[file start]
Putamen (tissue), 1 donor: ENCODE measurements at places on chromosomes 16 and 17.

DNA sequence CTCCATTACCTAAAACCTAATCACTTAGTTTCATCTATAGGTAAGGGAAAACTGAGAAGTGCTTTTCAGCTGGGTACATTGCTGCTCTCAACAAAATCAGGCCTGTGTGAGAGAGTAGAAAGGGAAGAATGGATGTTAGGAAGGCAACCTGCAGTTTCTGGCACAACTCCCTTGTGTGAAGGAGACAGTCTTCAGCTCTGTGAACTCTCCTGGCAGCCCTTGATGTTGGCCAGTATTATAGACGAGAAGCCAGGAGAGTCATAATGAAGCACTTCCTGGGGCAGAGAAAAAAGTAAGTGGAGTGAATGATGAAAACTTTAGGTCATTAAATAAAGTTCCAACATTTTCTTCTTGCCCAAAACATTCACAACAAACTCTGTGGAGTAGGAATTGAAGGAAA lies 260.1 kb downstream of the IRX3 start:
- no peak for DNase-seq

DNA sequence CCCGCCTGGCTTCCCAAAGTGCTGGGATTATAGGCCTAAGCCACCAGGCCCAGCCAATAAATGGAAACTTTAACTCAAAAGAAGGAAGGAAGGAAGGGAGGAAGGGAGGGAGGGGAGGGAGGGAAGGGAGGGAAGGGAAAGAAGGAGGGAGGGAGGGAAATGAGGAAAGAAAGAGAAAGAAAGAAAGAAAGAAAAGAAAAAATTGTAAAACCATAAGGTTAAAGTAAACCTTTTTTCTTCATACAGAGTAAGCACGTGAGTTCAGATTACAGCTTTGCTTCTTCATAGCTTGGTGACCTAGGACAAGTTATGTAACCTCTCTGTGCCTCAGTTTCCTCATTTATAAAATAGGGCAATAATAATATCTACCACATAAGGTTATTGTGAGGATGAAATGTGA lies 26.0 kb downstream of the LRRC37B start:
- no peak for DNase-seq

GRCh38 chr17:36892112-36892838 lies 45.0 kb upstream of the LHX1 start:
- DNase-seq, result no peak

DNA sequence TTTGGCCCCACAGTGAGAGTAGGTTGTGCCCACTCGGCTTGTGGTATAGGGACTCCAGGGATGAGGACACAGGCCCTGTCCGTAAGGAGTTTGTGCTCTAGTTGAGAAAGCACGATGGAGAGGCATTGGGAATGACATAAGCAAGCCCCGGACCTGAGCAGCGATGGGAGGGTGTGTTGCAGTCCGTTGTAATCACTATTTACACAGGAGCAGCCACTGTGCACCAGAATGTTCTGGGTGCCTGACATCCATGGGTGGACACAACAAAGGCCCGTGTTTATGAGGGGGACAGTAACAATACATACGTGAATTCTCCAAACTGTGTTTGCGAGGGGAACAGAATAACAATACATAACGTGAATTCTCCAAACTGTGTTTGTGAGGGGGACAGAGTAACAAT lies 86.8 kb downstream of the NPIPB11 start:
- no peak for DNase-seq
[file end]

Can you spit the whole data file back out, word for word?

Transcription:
Putamen (tissue), 1 donor: ENCODE measurements at places on chromosomes 16 and 17.

DNA sequence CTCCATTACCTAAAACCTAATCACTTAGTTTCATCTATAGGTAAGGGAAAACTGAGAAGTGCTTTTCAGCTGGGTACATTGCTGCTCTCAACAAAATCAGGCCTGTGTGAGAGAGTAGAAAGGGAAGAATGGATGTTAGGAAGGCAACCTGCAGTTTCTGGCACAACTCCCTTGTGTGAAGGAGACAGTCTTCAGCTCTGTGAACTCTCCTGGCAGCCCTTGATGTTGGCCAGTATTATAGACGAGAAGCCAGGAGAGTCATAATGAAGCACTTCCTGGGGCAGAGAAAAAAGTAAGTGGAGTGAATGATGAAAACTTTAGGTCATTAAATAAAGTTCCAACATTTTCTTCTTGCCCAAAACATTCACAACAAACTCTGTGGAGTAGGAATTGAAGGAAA lies 260.1 kb downstream of the IRX3 start:
- no peak for DNase-seq

DNA sequence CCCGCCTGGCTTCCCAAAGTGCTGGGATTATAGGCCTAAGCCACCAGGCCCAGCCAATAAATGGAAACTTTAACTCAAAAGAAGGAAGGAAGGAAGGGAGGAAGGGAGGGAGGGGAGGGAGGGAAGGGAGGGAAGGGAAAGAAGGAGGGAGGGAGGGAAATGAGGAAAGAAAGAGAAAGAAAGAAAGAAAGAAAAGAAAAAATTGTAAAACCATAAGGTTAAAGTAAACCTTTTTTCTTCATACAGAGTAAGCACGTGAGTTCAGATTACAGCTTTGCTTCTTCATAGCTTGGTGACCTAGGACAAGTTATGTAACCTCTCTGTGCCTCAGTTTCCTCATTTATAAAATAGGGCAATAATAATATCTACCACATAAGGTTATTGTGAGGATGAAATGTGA lies 26.0 kb downstream of the LRRC37B start:
- no peak for DNase-seq

GRCh38 chr17:36892112-36892838 lies 45.0 kb upstream of the LHX1 start:
- DNase-seq, result no peak

DNA sequence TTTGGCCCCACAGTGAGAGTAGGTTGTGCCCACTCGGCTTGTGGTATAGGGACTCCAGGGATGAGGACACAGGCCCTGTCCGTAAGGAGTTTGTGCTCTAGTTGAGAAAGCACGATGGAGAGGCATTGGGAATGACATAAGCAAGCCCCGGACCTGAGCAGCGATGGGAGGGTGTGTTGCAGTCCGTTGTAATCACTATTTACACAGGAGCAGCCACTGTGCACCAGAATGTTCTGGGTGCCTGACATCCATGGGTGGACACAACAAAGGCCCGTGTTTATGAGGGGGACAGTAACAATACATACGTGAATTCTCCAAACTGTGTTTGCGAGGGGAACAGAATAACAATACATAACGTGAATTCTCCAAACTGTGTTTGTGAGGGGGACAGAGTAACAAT lies 86.8 kb downstream of the NPIPB11 start:
- no peak for DNase-seq